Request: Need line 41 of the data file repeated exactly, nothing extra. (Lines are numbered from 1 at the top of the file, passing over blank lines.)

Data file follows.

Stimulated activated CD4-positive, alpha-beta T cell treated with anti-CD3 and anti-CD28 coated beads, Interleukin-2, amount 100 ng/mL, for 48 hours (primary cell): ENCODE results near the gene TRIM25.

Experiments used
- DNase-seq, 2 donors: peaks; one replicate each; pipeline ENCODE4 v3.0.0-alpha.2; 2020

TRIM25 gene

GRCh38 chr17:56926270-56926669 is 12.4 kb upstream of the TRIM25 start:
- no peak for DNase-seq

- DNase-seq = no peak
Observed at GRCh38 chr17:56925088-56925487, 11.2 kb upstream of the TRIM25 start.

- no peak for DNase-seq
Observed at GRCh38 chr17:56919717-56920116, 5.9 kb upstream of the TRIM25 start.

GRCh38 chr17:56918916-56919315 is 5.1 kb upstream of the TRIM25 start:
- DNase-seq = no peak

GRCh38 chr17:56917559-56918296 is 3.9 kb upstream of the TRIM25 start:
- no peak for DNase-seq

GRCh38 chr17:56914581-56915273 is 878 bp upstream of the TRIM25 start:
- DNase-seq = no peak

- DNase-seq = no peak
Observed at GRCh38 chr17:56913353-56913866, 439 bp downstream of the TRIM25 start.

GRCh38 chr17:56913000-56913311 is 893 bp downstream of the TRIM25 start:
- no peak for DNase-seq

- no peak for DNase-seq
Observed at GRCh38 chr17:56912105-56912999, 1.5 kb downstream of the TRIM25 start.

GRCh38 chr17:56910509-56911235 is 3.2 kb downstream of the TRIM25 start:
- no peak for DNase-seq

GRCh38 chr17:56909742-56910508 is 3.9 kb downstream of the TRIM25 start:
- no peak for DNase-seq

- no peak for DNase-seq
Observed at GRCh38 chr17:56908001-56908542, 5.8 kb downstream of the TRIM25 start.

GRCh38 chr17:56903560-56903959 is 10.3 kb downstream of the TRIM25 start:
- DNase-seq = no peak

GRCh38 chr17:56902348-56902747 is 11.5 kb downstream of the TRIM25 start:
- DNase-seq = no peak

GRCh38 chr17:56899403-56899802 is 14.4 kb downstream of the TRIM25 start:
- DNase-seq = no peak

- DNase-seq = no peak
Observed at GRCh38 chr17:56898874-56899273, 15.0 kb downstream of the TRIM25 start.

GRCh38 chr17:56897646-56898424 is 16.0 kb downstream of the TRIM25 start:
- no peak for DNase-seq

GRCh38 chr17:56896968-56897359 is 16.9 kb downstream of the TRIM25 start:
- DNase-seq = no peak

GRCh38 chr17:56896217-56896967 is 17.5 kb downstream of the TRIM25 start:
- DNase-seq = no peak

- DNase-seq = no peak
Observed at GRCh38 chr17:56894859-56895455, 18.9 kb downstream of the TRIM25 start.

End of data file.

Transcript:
GRCh38 chr17:56896217-56896967 is 17.5 kb downstream of the TRIM25 start: